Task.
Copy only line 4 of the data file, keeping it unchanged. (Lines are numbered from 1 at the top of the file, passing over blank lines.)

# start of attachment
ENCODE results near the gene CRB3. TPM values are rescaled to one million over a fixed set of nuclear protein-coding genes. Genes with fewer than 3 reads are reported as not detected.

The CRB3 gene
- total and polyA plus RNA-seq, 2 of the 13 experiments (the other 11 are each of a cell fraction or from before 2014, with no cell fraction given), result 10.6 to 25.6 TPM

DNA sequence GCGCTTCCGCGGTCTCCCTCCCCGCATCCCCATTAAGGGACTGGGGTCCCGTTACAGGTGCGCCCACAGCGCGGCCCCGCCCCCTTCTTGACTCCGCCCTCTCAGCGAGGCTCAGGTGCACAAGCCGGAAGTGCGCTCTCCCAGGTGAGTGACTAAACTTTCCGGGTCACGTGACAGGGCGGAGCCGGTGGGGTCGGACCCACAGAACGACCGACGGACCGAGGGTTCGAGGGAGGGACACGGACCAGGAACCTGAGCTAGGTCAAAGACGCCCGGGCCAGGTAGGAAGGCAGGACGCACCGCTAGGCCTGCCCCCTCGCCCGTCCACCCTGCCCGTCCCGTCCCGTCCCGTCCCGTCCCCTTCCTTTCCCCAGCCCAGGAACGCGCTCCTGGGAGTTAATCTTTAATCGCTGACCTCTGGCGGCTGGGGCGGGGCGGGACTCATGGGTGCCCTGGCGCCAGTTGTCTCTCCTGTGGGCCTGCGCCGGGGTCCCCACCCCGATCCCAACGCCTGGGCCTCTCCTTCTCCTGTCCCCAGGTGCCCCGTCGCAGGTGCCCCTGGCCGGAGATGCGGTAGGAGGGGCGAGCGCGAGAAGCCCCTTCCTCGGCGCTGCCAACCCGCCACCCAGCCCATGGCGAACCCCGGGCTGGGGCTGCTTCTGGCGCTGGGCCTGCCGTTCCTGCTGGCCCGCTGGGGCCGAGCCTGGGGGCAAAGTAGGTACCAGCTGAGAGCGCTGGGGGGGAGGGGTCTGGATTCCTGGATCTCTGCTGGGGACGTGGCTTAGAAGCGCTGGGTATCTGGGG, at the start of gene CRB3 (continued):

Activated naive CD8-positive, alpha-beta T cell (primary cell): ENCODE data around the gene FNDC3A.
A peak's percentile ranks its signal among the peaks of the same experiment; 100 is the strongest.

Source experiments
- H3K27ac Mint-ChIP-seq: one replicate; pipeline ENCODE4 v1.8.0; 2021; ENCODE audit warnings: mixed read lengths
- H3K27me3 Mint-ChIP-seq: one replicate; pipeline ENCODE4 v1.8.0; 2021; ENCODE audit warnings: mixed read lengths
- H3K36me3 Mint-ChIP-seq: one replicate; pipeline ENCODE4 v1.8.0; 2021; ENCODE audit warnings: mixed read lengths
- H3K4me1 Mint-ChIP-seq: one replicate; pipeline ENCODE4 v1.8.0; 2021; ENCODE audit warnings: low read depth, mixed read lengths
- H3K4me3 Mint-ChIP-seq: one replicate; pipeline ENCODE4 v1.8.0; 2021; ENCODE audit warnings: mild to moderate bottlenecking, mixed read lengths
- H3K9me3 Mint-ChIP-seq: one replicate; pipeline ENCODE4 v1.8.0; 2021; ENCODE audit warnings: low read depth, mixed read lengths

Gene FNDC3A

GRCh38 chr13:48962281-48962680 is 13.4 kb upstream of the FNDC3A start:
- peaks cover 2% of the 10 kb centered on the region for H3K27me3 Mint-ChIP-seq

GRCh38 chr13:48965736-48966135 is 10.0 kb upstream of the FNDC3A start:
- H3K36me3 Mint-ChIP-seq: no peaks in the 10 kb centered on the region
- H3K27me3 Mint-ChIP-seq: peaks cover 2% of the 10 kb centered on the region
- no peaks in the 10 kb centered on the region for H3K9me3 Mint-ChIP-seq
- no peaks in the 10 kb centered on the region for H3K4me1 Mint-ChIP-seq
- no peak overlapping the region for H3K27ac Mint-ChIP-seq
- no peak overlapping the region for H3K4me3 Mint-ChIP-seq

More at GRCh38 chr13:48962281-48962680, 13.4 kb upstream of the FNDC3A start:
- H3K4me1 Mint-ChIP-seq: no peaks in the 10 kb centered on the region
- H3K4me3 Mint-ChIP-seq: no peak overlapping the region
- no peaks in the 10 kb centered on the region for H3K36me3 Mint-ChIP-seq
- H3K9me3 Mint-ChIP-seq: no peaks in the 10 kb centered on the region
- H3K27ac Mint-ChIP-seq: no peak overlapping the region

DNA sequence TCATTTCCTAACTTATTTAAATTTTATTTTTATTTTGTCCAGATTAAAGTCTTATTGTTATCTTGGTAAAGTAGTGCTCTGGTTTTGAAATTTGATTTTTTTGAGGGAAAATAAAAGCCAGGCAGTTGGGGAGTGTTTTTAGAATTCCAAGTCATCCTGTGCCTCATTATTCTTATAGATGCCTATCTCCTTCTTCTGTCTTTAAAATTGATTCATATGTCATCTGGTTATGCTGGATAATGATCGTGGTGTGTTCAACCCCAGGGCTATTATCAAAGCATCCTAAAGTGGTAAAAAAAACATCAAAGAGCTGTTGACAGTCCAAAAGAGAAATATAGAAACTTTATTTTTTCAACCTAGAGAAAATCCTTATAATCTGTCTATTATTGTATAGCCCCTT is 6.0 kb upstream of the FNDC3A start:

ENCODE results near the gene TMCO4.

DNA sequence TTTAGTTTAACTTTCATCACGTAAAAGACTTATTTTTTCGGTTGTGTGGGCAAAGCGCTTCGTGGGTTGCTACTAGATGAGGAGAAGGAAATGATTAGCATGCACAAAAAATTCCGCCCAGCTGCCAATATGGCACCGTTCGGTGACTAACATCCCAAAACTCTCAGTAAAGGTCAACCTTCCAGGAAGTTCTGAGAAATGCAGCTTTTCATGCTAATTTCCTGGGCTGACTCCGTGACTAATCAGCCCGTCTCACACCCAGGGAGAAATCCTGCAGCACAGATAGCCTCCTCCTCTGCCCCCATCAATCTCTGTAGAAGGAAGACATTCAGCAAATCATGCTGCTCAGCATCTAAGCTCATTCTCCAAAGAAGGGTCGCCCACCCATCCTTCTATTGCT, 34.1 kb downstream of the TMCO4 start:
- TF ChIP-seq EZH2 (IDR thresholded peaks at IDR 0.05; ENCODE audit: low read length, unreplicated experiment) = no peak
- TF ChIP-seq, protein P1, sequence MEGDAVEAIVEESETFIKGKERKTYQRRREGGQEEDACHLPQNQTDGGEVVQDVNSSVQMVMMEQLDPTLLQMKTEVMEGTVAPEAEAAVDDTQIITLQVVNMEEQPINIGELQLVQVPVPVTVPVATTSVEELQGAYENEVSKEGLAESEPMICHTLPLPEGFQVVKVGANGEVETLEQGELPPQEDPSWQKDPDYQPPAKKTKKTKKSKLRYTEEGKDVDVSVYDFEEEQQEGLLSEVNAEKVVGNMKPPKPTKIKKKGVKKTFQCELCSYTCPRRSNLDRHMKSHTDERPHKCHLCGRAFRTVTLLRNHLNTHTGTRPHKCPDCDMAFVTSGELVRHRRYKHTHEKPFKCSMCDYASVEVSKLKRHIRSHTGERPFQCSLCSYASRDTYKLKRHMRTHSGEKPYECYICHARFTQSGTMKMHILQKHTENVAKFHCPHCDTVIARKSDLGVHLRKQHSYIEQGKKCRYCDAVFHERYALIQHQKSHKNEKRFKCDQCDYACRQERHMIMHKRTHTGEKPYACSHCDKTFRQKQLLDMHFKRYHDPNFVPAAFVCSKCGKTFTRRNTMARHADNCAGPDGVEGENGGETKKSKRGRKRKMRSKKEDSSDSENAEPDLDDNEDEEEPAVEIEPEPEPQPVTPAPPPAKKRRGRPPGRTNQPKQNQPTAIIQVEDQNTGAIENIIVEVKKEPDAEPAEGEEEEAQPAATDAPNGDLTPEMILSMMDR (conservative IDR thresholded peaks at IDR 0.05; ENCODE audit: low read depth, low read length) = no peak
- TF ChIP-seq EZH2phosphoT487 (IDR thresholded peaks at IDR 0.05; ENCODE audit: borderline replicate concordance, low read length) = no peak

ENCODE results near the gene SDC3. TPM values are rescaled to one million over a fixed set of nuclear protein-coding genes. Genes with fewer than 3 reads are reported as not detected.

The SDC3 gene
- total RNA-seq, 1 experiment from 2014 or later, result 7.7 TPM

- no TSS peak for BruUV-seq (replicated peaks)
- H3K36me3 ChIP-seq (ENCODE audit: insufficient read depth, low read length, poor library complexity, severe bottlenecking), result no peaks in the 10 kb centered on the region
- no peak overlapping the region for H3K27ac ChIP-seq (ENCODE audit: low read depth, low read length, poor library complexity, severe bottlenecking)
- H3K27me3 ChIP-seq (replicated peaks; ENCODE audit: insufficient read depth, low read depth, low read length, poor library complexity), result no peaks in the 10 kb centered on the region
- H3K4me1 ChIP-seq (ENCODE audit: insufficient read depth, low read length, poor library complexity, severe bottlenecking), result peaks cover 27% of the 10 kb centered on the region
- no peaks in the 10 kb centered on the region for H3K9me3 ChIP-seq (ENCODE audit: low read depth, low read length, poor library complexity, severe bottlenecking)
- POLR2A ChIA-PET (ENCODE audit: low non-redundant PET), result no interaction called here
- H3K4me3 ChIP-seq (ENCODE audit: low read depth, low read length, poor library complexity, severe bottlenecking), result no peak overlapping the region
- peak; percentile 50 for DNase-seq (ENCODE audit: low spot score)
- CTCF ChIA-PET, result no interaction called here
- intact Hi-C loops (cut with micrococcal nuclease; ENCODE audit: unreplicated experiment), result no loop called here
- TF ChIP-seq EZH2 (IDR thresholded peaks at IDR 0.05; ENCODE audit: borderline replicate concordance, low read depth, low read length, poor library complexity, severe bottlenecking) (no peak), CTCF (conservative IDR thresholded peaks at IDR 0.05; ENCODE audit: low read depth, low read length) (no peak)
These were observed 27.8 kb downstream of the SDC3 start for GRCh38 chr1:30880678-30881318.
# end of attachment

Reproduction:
DNA sequence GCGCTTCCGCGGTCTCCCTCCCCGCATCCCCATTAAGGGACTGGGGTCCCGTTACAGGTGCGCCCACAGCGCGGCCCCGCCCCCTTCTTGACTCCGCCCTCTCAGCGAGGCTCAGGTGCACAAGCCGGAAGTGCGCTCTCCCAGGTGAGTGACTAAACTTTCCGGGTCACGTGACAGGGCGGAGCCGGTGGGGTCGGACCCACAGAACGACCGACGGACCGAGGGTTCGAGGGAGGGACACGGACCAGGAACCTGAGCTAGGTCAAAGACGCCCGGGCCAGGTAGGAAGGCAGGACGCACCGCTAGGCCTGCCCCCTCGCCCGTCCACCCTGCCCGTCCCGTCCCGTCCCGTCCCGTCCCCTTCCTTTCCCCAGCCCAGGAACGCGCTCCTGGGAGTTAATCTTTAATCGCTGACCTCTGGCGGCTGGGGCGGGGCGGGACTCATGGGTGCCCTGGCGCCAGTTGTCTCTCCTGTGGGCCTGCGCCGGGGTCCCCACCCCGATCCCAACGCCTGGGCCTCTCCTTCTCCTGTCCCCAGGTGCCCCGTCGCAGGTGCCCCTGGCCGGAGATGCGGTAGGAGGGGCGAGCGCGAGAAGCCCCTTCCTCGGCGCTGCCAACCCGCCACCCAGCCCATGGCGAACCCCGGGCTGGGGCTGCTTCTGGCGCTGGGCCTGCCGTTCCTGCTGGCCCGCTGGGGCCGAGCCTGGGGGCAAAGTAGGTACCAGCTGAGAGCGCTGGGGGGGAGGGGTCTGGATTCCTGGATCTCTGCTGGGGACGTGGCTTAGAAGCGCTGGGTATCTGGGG, at the start of gene CRB3 (continued):